A regular reader of this page will notice that I have spent little, if any, virtual ink on the dry and gritty, nuts and bolts of publishing. I have to admit that if I’m in a room full of writers and the subject turns to editors and agents and contracts and demographics a certain part of me wants to go scurrying for the door.
That is because such talk always carries with it the faint reek of survival. The writer, like every other Joe on the planet, is just trying to get by, albeit in somewhat more rarified air. And so writing is just a job, and the real point of any job, after all, is to put food on the table.
I have nothing against jobs or food on the table, but I was reminded of survival recently when I had the opportunity to interview Somaly Mam. Ms. Mam was born in a remote village in the forests of Cambodia and sold into a brothel when she was twelve. Over the next decade she would be raped repeatedly, tortured, starved, and beaten. That she is still alive today is nothing short of miraculous. And yet alive she is, and since escaping the brothels her humanitarian organization AFESIP has rescued over 4,000 girls from sexual slavery. Her book, The Road of Lost Innocence chronicles this journey.
It is easy when hearing a story like Ms. Mam’s to focus on the suffering and loss, to stare at all that resulting pain as if it were a fresh wreck on the highway. And yet if Ms. Mam herself had done so, I do not believe she would be alive today to tell this story or help thousands of girls. But the point, as Ms. Mam herself was at pains to relate, was not the suffering, or the story, or even the girls being saved—the point was love.
Whether through good intentions or sheer shock, if we focus on the suffering of the moment, on the sudden or violent or depressing impediments to survival, we come to view life as merely that: something that must be survived. Yet ironically it is this very belief—the clenched-jaw, last-one-standing view of life—that leads us quickly into the darkest holes where survival is our least appealing option.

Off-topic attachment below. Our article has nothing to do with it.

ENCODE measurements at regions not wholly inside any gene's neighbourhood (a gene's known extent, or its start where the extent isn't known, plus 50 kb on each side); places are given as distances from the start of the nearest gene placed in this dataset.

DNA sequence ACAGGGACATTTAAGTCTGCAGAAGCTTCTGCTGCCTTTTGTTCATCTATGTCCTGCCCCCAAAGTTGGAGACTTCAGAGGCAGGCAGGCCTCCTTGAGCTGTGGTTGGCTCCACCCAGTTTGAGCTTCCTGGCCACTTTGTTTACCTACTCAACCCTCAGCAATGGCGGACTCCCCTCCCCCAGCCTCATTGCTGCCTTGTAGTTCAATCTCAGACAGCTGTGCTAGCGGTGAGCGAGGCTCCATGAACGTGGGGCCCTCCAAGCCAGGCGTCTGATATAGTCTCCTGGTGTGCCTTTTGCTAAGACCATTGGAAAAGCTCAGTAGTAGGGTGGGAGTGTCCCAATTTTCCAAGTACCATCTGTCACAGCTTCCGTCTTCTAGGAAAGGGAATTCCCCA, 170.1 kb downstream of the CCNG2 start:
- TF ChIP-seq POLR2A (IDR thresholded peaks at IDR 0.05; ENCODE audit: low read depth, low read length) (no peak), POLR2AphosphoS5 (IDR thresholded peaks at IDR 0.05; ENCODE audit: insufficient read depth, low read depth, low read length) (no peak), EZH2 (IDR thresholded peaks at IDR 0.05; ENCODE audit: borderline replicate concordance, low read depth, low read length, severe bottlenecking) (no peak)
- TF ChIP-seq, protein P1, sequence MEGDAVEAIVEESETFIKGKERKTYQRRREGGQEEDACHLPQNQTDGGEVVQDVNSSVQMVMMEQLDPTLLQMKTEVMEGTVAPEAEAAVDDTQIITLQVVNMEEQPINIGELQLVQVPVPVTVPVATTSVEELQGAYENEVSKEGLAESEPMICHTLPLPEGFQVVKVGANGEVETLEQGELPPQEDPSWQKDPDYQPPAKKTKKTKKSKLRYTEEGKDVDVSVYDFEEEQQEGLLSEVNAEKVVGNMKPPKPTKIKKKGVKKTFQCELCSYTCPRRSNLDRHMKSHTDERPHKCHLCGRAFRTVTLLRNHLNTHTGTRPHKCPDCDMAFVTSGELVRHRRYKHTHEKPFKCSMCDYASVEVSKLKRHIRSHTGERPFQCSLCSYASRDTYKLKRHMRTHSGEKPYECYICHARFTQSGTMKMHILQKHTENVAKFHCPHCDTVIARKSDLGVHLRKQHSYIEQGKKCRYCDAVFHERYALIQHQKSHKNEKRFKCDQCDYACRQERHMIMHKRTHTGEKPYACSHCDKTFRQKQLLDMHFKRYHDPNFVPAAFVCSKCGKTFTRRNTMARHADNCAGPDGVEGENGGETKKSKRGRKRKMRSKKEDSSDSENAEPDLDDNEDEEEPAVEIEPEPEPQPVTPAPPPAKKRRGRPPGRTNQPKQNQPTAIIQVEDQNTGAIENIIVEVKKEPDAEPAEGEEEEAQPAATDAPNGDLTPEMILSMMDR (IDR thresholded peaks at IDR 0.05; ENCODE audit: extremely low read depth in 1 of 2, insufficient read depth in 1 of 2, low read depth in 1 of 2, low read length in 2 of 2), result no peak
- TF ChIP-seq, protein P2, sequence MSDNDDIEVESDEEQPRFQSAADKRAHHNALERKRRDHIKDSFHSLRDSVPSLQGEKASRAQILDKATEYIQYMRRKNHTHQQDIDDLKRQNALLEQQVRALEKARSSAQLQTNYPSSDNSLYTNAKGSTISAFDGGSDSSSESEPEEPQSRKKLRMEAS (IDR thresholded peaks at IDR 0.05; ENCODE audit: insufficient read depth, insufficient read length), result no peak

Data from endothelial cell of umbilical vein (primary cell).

What the girls Somaly rescued need most, she told me, is love. What her always-struggling organization needs most is love. Yes, money and medicine and helping hands are good and always appreciated, but love above all is what sustains AFESIP. She does not want money given out of guilt, she said; she only wants money given out of love. Love is the fuel that turns the engine. It has to be. Love is life itself, not blood or breath—those are just the byproducts of love.
Whether you are rescuing girls from brothels or writing your first mystery, the point is always love. The publishing and the agents and the food on the table will all come as a result of love. Somaly did not begin rescuing girls out of pity or hatred, she rescued them out of love. Love is what moved her, and what moves you, and what moves everyone else, and always to the degree that anyone will let it.
The cover of The Road of Lost Innocence shows a photo of Somaly being mobbed by a cluster of laughing children. The picture is pure joy. It is hard to believe looking at their faces, Somaly’s included, that each was at one time so alone and so close to death. Yet it is the perfect cover for this book. What you choose to focus on is what you get. Somaly Mam, despite everything she has seen and been through, told me she is focused every day on love. On what else should she be?